Tuesday, 7 July 2015

Belt making tutorial for vintage dresses

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Sadly my vintage dress I toiled over so much last Summer is too big for me this summer. I mean it is good in one way but I loved that dress. It was always missing a belt last year but I don't really like shopping so I didn't muster up enough motivation to go and find a belt to go with it. Now it really NEEDS one.



My friend warned me that belt kits were like hens teeth to find but I didn't believe her - now I do. I tried my trusty Minerva Crafts and all manner of other sites but no one made a kit of the components with instructions. I had an old one by Newey from my house clearance mate but not all the bits were there or how to make it so I purchased a buckle and had a go with the bits.


You need a buckle, some stiffener(pelmet stiffener would be good), eyelets and some fabric with matching or totally contrasting thread.



Measure your waist plus 3cm for the buckle join and about 12 - 15cm overhang depending on how you like your belts. This belt is 2.5cm wide. So I cut a strip 6cm wide. 2.5 for each side of the belt and 0.5cm seam allowance for each side. Got it... 



Fold your fabric in half and press with right sides showing. Then sew the strip with right sides together with a pointed, flat or curved end, your choice. Next turn it right side out and give it another press.



Now trim your stiffener 1mm less than 2.5cm width. Put a safety pin on the end and thread it through. Use an unpicker to cut a tiny opening at the end so that you can remove the safety pin. Don't worry, top stitching will close this up in a minute. The stiffener does not need to go all the way to the buckle end it needs to be about 4cm short to enable you to bend the fabric through the buckle.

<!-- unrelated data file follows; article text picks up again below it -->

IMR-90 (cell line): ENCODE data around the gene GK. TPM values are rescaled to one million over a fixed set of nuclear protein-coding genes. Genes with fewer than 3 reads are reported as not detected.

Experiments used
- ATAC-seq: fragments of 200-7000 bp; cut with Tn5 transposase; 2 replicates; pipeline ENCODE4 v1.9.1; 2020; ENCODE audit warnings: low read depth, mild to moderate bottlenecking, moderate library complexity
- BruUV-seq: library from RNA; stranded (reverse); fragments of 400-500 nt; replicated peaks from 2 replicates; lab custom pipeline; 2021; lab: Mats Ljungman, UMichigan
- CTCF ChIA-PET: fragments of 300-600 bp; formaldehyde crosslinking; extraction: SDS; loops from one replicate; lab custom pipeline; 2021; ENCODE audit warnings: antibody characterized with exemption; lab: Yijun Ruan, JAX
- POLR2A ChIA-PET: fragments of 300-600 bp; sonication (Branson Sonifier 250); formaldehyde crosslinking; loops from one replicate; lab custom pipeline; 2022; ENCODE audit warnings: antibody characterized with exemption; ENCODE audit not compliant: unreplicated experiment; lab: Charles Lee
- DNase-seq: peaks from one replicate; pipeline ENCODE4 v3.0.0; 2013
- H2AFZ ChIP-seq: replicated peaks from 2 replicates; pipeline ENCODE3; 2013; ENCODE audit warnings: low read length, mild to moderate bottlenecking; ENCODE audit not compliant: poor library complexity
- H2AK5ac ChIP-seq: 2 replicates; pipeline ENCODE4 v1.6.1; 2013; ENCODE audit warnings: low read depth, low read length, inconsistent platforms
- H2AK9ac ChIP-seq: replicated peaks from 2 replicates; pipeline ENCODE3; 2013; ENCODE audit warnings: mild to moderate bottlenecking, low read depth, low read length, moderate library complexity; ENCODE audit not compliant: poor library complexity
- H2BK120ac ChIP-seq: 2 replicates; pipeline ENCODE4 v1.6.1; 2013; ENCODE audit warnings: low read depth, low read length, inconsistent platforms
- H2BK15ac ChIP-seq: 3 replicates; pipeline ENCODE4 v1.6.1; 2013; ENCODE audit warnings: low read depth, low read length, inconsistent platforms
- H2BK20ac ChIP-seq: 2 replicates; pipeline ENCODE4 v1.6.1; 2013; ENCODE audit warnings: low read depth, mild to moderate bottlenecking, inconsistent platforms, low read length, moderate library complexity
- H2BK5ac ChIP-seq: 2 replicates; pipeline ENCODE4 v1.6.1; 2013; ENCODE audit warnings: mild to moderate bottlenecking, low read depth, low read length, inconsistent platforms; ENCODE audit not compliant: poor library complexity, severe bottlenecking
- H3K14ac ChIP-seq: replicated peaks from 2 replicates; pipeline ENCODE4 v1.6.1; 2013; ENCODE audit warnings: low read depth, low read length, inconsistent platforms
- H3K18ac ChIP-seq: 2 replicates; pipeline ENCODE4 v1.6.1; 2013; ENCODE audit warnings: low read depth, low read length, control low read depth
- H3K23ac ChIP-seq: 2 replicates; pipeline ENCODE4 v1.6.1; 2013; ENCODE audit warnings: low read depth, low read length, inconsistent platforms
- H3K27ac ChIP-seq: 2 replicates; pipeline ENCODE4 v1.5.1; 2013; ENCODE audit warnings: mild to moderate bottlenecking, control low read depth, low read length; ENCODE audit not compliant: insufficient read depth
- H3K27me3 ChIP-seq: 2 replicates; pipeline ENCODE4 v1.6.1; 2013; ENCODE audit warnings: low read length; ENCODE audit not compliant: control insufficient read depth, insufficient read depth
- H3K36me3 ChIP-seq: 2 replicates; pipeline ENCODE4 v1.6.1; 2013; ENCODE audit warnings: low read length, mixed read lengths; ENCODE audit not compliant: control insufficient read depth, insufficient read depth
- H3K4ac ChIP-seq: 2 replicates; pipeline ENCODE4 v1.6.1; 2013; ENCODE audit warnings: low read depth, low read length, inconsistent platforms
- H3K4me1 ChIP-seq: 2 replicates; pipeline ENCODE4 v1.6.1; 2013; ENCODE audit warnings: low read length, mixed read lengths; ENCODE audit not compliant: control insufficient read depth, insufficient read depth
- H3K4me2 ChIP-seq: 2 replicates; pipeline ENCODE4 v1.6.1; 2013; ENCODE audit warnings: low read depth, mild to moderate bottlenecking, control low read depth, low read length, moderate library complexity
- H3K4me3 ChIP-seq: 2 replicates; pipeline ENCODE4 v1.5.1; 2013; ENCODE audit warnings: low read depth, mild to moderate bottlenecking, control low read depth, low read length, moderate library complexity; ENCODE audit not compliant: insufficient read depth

Take care to top stitch accurately, it will make the finished belt look professional. Top stitch the belt all the way around.



Next either hand stitch or machine stitch the buckle to the end of the fabric (the soft end without stiffener) making a small hole for the pin to go through.



Ensure it is neat and flush on the back. Make a small loop for excess belt length when you are wearing it.



Now try on the belt for size. Mark a comfortable place for an eyelet then place eyelets either side of this one for adjustment. I used four but use as many as you like.



That is just what I wanted in the first place now I can gather in a bit of the excess dress. So if you have a burning desire to start a craft business there is certainly a gap in the market for belt kits because I couldn't find one. 

My belt buckle was from my local haberdashery at £2.05 but they don't stock online but you can get eyelets from Minerva Crafts. Good luck finding a buckle. The buckle shown is 25mm.


This post is for my 2015 Vintage pledge because I now feel a matching belt is a must for any vintage dress. Let me know if you make one.

Jo xxx




8 comments:

  1. What a lovely dress, with an even lovelier belt :)

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  2. Great idea and 'how to' Jo thanks so much I have been intending to have a go at this for ages!
    best d xx

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  3. Great belt and tutorial. You couldn't have found a more perfect belt if you had actually gone shopping.

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  4. Great belt and tutorial. You couldn't have found a more perfect belt if you had actually gone shopping.

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  5. I agree with Una it is perfect, you couldn't have done better had you bought one.

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  6. I love the colors of the material, the dress style, and your hard to source but perfect belt you made, Jo. Thanks for sharing how you made it, too! xx

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  7. You're so clever Jo, I think I must say this every time I reply to you :) What a great tutorial, thankyou for sharing :)
    Jillxo

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  8. It looks fantastic and the eyelets really give it a professional finish. I have a button down dress I love which is too big round the waist (but it was the only way I could get it to fit well over the bust) and I always wear it with a slim tan leather belt and it transforms it. But if the belt was in the same fabric as the dress, like yours, well that would be ever better. xx

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